Witnesses.
I. Due Process.

1. Arrest for parole violation-Revocation of parole.—Though
parole revocation does not call for the full panoply of rights due a
defendant in a criminal proceeding, a parolee's liberty involves
significant values within the protection of the Due Process Clause of
the Fourteenth Amendment, and termination of that liberty requires
an informal hearing to give assurance that the finding of a parole
violation is based on verified facts to support the revocation. Mor-
rissey v. Brewer, p. 471.

2. Determination whether parole condition was violated.—Due
process requires a reasonably prompt informal inquiry conducted by
an impartial hearing officer near the place of the alleged parole vio-
lation to determine if there is reasonable ground to believe that the
arrested parolee has violated a parole condition. The parolee should
receive prior notice of the inquiry, its purpose, and the alleged viola-
tions. The parolee may present relevant information and (absent
security considerations) question adverse informants. The hearing
officer shall digest the evidence on probable cause and state the
reasons for holding the parolee for the parole board's decision.
Morrissey v. Brewer, p. 471.

3. Other shotgun improperly admitted into evidence-Claim not
raised below.-Petitioner's due process claim as to the shotgun was
not previously raised and therefore is not properly before this Court,
and in any event the introduction of the shotgun does not constitute
federally reversible error. Moore v. Illinois, p. 786.

4. Parolee arrested for parole violationHearing on proposed revo-
cation of parole.—At the revocation hearing, which must be con-
ducted reasonably soon after the parolee's arrest, minimum due
process requirements are: (a) written notice of the claimed violations
of parole; (b) disclosure to the parolee of evidence against him;
(c) opportunity to be heard in person and to present witnesses and
documentary evidence; (d) the right to confront and cross-examine
adverse witnesses (unless the hearing officer specifically finds good
cause for not allowing confrontation); (e) a "neutral and detached”
hearing body such as a traditional parole board, members of which
need not be judicial officers or lawyers; and (f) a written statement
by the factfinders as to the evidence relied on and reasons for revok-
ing parole. Morrissey v. Brewer, p. 471.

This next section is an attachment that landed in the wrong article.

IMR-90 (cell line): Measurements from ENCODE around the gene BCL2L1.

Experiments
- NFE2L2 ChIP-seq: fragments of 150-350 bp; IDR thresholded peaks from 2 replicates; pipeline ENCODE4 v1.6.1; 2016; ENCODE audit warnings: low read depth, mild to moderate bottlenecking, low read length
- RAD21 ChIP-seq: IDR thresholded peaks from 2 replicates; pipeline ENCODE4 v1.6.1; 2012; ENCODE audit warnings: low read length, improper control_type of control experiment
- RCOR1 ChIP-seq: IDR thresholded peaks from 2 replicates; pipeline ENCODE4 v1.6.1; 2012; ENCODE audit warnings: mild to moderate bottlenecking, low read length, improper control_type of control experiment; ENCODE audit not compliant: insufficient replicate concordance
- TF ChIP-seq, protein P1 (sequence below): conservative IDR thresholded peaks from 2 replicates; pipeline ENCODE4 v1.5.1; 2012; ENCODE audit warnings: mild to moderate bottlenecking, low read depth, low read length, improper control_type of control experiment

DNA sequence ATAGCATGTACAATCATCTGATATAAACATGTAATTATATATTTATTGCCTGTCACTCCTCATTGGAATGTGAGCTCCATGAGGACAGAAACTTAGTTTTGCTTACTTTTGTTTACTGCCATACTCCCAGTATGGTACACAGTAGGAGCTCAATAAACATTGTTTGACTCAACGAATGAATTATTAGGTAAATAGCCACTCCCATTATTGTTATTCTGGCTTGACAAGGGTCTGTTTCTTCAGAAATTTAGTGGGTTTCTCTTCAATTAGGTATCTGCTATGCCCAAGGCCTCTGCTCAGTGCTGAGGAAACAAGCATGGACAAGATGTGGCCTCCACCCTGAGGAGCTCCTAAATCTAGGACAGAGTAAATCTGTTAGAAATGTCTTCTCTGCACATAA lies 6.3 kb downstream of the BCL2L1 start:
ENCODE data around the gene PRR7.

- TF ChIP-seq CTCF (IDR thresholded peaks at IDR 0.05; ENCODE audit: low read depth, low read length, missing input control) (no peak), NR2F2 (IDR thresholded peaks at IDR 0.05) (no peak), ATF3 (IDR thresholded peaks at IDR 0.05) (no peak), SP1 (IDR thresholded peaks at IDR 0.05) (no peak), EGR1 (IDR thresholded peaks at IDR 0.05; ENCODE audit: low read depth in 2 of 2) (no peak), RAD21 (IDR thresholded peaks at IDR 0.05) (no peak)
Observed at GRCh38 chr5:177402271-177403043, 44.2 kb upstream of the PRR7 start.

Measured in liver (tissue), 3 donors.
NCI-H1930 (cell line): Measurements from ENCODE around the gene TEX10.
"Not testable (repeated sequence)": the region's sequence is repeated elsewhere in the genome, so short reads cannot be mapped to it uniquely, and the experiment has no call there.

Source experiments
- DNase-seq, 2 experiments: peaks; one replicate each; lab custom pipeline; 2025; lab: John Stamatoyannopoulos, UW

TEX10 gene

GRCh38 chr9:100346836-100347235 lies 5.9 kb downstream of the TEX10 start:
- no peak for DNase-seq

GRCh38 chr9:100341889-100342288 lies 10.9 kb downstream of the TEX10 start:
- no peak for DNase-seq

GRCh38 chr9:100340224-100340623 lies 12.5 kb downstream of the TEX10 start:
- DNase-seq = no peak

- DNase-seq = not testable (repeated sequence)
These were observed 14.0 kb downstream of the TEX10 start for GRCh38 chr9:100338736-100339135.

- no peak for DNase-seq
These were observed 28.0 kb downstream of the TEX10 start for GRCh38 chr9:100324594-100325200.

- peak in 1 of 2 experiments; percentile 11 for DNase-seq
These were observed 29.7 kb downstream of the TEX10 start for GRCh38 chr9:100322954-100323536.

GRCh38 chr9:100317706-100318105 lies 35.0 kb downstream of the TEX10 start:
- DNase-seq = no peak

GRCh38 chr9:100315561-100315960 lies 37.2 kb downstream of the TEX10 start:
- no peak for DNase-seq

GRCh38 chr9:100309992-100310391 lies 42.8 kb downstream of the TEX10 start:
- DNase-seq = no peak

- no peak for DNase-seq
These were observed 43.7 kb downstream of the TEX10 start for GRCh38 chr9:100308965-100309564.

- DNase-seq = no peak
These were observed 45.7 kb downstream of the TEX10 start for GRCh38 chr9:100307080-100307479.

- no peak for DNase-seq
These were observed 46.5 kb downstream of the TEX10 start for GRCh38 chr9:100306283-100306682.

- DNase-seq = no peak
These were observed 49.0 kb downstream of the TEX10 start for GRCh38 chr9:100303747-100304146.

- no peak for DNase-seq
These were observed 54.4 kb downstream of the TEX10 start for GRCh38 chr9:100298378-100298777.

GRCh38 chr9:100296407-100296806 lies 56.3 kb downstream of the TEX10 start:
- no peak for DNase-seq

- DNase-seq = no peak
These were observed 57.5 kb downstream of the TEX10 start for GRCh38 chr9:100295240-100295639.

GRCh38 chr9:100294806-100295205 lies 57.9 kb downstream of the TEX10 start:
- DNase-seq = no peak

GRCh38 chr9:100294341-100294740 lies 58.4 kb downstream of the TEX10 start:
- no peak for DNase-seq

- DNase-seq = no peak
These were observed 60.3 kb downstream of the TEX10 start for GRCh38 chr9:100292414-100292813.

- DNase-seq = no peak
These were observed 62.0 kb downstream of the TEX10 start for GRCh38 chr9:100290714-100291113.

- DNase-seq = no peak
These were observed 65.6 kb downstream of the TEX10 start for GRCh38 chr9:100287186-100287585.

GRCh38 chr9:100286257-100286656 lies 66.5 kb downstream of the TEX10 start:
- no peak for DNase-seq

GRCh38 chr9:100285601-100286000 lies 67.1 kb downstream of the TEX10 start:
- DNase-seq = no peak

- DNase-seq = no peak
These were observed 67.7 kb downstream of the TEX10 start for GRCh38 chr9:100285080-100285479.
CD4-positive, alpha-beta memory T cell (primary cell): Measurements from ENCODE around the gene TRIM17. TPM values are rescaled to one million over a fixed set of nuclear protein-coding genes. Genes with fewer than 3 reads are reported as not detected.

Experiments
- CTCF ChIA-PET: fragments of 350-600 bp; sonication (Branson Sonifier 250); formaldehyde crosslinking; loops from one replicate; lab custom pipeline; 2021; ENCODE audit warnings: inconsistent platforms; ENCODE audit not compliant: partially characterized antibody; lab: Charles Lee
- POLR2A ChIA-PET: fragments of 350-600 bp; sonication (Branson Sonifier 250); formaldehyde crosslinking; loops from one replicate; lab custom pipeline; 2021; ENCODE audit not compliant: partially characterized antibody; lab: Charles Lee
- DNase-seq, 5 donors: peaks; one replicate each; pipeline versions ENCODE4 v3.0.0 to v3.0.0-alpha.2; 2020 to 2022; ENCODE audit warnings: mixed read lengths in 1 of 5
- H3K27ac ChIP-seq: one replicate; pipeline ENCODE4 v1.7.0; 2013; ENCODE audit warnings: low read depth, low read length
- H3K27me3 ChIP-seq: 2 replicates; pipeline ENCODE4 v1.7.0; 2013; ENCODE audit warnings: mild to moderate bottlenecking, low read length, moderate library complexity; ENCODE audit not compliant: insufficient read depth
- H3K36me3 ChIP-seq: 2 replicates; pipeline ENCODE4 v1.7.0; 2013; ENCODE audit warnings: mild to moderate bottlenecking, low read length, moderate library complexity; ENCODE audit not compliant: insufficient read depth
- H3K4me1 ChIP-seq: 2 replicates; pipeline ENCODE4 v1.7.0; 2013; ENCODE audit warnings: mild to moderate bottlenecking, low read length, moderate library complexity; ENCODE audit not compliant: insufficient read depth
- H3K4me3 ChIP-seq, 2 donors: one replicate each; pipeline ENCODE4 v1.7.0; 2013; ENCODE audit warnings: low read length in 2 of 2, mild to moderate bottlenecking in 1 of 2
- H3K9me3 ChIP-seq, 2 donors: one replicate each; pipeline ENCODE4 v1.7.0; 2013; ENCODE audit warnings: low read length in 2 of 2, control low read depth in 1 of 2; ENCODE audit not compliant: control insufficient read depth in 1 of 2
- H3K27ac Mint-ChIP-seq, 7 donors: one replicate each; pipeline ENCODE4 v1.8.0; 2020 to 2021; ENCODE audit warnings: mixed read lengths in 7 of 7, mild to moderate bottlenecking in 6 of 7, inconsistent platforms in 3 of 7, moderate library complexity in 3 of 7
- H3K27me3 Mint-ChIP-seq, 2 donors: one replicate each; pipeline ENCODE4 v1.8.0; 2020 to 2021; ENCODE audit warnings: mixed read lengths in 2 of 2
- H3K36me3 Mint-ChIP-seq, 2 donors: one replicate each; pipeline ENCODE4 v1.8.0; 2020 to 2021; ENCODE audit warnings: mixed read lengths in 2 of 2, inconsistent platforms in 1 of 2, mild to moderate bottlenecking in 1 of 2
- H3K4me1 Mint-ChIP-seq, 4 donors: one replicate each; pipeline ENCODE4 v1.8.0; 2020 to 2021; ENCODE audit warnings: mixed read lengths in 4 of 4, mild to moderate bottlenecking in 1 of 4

—.
5. Teacher hired for one academic yearNot rehired for ensuing
year-No prior hearing.—The Fourteenth Amendment does not re-
quire opportunity for a hearing prior to the nonrenewal of a non-
tenured state teacher's contract, unless he can show that the non-
renewal deprived him of an interest in "liberty” or that he had a
"property” interest in continued employment, despite the lack of
tenure or a formal contract. Here the nonretention of respondent,
absent any charges against him or stigma or disability foreclosing
other employment, is not tantamount to a deprivation of "liberty,”
and the terms of his employment accorded him no "property” interest
protected by procedural due process. Board of Regents v. Roth,

1

CONSTITUTIONAL LAW-Continued.

p. 564.

II. Eighth Amendment.

1. Conviction for murder-Death penalty imposed by jury.—The
sentence of death may not be imposed on petitioner. Moore v.
Illinois, p. 786.

2. Fourteenth Amendment-Death sentences imposed for rapes
and murder.—The imposition and carrying out of the death penalty
in these cases constitutes cruel and unusual punishment in violation
of the Eighth and Fourteenth Amendments. The judgment in each
case is therefore reversed insofar as it leaves undisturbed the death
sentence imposed, and the cases are remanded for further proceed-
ings. Furman v. Georgia, p. 238; Stewart v. Massachusetts, p. 845.
III. First Amendment.

1. Alien journalist-Marxist scholar invited to participate in aca-
demic conferences-Attorney General refused waiver of ineligibility.-
In the exercise of Congress' plenary power to exclude aliens or pre-
scribe the conditions for their entry into this country, Congress in
§ 212 (a) (28) of the Immigration and Nationality Act of 1952 has
delegated conditional exercise of this power to the Executive Branch.
When, as in this case, the Attorney General decides for a legitimate
and bona fide reason not to waive the statutory exclusion of an
alien, courts will not look behind his decision or weigh it against
the First Amendment interests of those who would personally com-
municate with the alien. Kleindienst v. Mandel, p. 753.

2. Freedom of associationAssumed relationship with the National
Students for a Democratic Society.-Insofar as the college's denial
of recognition to petitioners' group was based on an assumed relation-
ship with the National SDS, or was a result of disagreement with
the group's philosophy, or was a consequence of a fear of disrup-
tion, for which there was no support in the record, the college's

« ForrigeFortsett »